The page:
Erythropoietin (EPO) is a hormone that helps the body maintain optimal oxygen levels by stimulating the production of red blood cells. EPO plays a role in several diseases, but it is mainly known as the illegal doping agent used by cyclist Lance Armstrong.
Red blood cells (erythrocytes) are essential for human metabolism because they provide the tissues with oxygen and remove carbon dioxide. Erythropoietin helps the body maintain this balance by triggering red blood cell production when oxygen levels drop.
Table of contents
- What is erythropoietin?
- How genes influence EPO levels
- EPO and blood doping in sport
- Erythropoietin deficiency
- Excess erythropoietin
☝️DISCLAIMER☝This article is for informational purposes only. It is not intended to constitute or be a substitute for professional medical advice, diagnosis, or treatment.
Erythropoietin is a hormone produced mainly by the kidneys, and in smaller amounts by the liver. The primary function of erythropoietin is to maintain healthy oxygen levels by stimulating the production of haemoglobin and the development of red blood cells. Haemoglobin is an iron molecule that carries oxygen in red blood cells.
Red blood cells transport oxygen around the body to the tissues, which is needed for energy production and to sustain life. Low oxygen levels are associated with several health conditions, including anaemia and hypoxia, in which the body’s tissues receive insufficient oxygen.
The kidneys have specialised cells that can detect if oxygen levels in the blood are low. When this happens, the kidneys produce more erythropoietin, which triggers the maturation of hematopoietic stem cells in the bone marrow into red blood cells. Common causes of low blood oxygen that increase erythropoietin production include:
- high altitude
- lung conditions
- heart disease
EPO and high altitude
High altitudes have lower air pressure, which means there is less oxygen in every breath. The body compensates for this by ramping up EPO production to keep blood oxygen levels stable. This reaction helps combat the symptoms of altitude sickness, which are caused by lower oxygen levels.
- ☝️There is great variation between individuals when adapting to high altitudes: some people rapidly produce more EPO, whereas others are much slower.
The body’s response to high altitude is partly shaped by genetics. Populations that have traditionally resided at high altitudes for thousands of years, like the Himalayan Sherpa people, produce more erythropoietin and have, on average, more erythrocytes than people living at sea level.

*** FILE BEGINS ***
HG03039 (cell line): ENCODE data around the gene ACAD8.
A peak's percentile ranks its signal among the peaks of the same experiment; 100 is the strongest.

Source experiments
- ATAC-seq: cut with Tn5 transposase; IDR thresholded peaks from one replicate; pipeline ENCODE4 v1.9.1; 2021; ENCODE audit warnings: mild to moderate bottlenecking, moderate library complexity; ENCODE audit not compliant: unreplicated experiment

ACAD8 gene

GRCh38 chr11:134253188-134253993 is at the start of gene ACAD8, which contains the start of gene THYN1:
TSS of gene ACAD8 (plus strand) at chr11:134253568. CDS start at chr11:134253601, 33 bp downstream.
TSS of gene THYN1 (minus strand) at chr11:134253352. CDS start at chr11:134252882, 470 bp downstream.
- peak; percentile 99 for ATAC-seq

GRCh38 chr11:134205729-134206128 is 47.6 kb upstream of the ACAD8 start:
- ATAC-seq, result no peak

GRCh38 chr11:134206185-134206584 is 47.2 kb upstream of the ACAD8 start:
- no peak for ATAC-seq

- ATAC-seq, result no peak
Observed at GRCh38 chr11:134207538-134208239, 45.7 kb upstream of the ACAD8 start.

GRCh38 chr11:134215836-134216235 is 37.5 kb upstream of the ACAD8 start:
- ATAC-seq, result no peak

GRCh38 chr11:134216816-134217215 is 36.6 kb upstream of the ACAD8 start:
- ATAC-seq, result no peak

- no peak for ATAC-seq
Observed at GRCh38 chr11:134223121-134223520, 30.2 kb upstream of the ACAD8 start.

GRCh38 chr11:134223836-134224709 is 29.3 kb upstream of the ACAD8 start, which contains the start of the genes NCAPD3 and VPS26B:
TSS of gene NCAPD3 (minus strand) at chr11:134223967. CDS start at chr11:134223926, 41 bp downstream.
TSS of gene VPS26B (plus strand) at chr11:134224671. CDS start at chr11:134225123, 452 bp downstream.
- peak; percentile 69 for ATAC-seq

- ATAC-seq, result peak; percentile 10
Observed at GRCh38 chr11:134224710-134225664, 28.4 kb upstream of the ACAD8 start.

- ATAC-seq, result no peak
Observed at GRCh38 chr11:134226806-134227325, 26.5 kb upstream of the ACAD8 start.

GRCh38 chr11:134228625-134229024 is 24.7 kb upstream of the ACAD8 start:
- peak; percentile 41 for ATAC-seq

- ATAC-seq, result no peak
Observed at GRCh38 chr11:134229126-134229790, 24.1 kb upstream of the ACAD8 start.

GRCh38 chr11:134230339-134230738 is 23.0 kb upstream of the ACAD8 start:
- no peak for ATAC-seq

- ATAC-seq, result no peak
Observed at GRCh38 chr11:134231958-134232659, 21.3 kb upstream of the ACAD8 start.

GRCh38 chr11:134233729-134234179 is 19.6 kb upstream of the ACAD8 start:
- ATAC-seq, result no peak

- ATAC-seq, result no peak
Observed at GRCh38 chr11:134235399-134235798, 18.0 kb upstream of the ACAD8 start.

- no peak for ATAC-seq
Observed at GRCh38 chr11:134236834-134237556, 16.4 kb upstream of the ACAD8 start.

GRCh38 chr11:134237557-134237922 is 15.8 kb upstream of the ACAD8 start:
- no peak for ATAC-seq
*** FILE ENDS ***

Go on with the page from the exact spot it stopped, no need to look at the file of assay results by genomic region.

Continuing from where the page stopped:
Erythropoietin levels are influenced by a person’s genetic make-up. The EPO-R gene encodes the erythropoietin protein. When oxygen levels are low, this gene’s activity is upregulated and erythropoietin production increases.
A 2015 study showed that a variant (rs7776054) located between the HBS1L and MYB genes was associated with EPO levels. The MYB gene regulates the formation of blood cells, and the MYB-HSB1L region contains many other variants that influence blood parameters.
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In recent decades, professional athletes discovered the significant benefits of erythropoietin in sports. EPO can significantly increase oxygen uptake, which can dramatically improve endurance and performance.
EPO is part of a group of blood-doping agents, which are prohibited by the International Olympic Committee (IOC) Medical Commission and the World Doping Agency. It was most famously used as a performance-enhancing substance by Lance Armstrong, a US cyclist.
Blood doping results in an abnormally high volume of erythrocytes, which thickens the blood and increases the risk of serious erythropoietin side effects, such as:
|allergic reactions||blood clots|
|flu-like symptoms||heart attack|
|high blood pressure||pulmonary embolism|
Low EPO levels are observed in a range of diseases, especially those that damage the kidneys. It causes normochromic normocytic anaemia, in which there are insufficient blood cells to meet the body’s oxygen requirements. Symptoms of anaemia include:
- pale skin
- heart palpitations
Treating EPO-related anaemia
Mild cases of anaemia may not require any treatment, especially if there are no symptoms. However, more severe cases may require iron supplements or erythropoietin stimulating agents, also known as recombinant erythropoietin.
Erythropoietin therapy has been shown to be an effective treatment for anaemia in chronic kidney disease patients, as well as for cancer, HIV, and post-transplantation.
☝FACT☝Erythropoietin injection into the skin is easier to administer than intravenous methods, making it the preferred method of treatment.
Elevated erythropoietin levels are caused by chronically low oxygen levels or an erythropoietin secreting tumour, such as a renal cell carcinoma. The increase in EPO tells the bone marrow to produce more red blood cells.
In rare cases, having too many red blood cells may trigger a rare condition known as secondary polycythemia, which is associated with a range of serious health risks:
- increased blood viscosity
- less effective blood supply and oxygenation
- high blood pressure in the lungs
- life-threatening blood clots
☝️ASK A DOCTOR☝If you are concerned about your health status, don’t wait. Consult a doctor for advice.
- Bunn, F. Erythropoietin, 2013
- [Nagalla, S. Secondary Polycythemia, 2020](https://emedicine.medscape.com/article/205039-overview#:~:text=Erythropoietin-secreting tumors (eg%2C,but plasma volume is contracted.)
- National Institute for Health and Care Excellence. Chronic Kidney Disease: Managing Anaemia, 2015
- Oskarsson, G, R et al. A Truncating Mutation in EPOR Leads to Hypo-Responsiveness to Erythropoietin with Normal Haemoglobin, 2018
- You and Your Hormones. Erythropoietin, 2016